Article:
On Wednesday night, Philando Castile died when a Minnesota police officer discharged a gun into a car that also held a young child. His girlfriend, Diamond Reynolds, hit “record” and uploaded the footage for the world to witness. The very sight of Castile fighting for his life sparked protests and further stoked a fire that began to rage when Alton Sterling’s wife made an emotional call for justice after her husband’s death.
These two events in such rapid succession illuminate a problem that’s long existed but appears to be reaching a fever pitch. In response, the public is alternating between outrage and borderline assumption making. Some outlets like NBC are digging up traffic records on Castile, which has prompted social media to question the relevance of such a finding. This led the network’s Tony Piptone to reason, “The point possibly being blacks in that part of MN are harassed on minor traffic charges by police, a la Ferguson.”
Elsewhere, CNN’s Brian Stelter has been criticized for using an ellipsis while pointing out that Reynolds’ first move during the shooting was to broadcast footage. Yet Stelter’s latest retweets showed that he understood (despite his choice of somewhat shady punctuation) that Reynolds simply had the presence of mind to know she needed evidence. And on Thursday, Reynolds spoke to reporters and confirmed this rationale:
“I wanted everyone in the world to know how much [the police] tamper with evidence and how much they manipulate our minds. I wanted it to go viral so that people could determine themselves as to what was right and what was wrong. Police are not here to protect and serve us. They are here to assassinate us.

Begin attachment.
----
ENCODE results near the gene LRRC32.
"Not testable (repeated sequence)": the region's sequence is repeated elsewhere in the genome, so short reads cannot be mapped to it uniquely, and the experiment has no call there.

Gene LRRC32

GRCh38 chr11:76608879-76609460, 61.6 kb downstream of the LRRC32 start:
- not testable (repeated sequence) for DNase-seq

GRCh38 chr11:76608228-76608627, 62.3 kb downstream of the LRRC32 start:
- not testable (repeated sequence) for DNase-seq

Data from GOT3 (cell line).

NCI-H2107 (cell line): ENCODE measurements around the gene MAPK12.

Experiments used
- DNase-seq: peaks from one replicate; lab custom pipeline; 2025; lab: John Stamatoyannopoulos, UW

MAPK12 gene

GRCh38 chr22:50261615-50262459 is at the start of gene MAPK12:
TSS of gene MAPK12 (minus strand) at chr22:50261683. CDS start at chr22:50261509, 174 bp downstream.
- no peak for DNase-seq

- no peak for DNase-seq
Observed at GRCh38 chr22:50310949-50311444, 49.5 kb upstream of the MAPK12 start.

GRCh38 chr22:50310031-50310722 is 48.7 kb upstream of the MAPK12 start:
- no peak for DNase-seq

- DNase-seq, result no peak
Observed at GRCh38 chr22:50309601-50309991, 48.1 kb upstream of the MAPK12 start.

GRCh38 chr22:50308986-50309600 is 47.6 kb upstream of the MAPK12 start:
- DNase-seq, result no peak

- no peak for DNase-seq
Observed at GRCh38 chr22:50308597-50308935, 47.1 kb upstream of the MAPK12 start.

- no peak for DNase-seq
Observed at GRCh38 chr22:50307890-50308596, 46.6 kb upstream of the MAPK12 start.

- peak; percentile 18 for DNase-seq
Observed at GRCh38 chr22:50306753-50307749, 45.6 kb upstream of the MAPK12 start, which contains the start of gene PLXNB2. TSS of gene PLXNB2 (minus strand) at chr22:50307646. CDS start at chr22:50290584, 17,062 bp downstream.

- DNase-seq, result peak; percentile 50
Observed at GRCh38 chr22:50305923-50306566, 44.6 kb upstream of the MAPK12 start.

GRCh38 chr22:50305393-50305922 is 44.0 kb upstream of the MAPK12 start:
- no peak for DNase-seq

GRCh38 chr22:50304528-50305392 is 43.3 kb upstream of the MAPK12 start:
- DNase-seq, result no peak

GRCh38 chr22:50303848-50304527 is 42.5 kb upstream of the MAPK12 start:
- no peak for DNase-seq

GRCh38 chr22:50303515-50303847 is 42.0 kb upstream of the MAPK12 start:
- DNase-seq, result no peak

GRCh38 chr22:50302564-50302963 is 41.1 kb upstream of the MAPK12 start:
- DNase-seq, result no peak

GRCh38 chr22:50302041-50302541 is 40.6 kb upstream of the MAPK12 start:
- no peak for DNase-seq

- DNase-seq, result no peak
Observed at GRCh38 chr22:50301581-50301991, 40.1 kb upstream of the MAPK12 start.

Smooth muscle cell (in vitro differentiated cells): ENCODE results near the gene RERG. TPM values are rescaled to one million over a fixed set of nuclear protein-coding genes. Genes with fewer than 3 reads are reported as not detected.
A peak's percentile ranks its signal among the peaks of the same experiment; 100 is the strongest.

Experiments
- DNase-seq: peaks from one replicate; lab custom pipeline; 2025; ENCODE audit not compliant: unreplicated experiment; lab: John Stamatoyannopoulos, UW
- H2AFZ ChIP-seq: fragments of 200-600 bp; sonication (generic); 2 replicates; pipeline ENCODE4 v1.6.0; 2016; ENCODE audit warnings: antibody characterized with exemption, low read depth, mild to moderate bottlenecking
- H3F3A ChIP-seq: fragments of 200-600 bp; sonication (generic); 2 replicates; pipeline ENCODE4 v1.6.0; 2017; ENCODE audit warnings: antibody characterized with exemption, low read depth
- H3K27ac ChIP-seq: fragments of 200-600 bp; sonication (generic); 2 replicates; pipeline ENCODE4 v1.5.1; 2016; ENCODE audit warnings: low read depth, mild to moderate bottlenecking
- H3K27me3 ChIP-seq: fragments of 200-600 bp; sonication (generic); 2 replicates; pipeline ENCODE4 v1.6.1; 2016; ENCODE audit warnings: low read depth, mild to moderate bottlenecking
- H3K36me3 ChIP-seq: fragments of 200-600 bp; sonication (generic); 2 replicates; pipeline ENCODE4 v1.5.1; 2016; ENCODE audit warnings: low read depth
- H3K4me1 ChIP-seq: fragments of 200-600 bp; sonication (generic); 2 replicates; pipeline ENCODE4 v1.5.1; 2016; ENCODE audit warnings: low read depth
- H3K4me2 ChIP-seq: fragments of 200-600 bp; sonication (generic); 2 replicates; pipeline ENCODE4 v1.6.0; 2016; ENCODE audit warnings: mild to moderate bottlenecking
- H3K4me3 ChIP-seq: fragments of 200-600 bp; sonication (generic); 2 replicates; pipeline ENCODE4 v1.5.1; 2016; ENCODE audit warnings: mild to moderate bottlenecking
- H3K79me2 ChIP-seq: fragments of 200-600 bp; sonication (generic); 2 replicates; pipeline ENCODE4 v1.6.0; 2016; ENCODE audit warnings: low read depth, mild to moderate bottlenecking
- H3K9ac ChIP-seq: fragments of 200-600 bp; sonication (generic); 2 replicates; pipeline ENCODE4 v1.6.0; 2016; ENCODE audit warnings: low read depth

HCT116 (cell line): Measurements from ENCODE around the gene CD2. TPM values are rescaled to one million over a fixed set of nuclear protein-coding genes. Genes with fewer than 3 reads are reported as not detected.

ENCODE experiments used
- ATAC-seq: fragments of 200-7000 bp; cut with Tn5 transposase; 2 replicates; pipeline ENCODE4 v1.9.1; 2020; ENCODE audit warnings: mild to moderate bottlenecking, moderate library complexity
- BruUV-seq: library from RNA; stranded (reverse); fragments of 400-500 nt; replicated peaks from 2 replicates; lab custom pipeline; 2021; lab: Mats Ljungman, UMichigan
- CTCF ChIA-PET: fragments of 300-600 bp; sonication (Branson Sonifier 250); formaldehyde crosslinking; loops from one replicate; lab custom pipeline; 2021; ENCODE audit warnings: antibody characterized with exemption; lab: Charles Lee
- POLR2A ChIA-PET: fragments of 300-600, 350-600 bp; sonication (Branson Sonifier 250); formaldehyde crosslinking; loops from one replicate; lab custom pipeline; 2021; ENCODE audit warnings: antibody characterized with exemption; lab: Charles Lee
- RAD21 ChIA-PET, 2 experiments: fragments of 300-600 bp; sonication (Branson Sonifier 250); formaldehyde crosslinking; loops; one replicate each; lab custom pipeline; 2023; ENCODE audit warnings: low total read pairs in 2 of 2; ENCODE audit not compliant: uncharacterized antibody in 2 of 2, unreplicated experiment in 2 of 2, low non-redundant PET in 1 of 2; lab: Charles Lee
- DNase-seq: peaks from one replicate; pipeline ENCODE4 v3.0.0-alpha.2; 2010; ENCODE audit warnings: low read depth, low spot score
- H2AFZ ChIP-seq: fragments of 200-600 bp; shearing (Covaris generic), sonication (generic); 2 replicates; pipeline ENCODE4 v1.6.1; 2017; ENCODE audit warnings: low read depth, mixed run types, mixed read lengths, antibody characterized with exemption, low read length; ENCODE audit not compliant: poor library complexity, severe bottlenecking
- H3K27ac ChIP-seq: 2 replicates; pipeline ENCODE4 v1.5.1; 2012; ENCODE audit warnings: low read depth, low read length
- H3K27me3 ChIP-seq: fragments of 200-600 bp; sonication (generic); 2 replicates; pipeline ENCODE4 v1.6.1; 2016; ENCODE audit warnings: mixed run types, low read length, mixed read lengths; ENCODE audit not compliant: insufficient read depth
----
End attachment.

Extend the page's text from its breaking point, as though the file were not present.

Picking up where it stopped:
“He killed him for no reason. He was never a bad man. He was the quietest, most laid-back person. Nothing in his body language said ‘intimidation.’ Nothing in his body language said ‘shoot me.’ Nothing in his body language said ‘kill me.’ It’s not OK. A good man, a 35-year-old man who had never been fingerprinted, never been handcuffed. He has been taken away from his community.”
Reynolds’ description of Castile’s quiet nature was echoed by his relatives, who earlier expressed disgust at how police are often not indicted in these situations. Reynolds also revealed that she was in police custody until 5 a.m. this morning, and she learned of Castile’s death hours after the fact. Unfortunately, the police transported her to the wrong hospital, so she “never got to say my last words to that man.” You can watch Reynolds’ emotional second video below.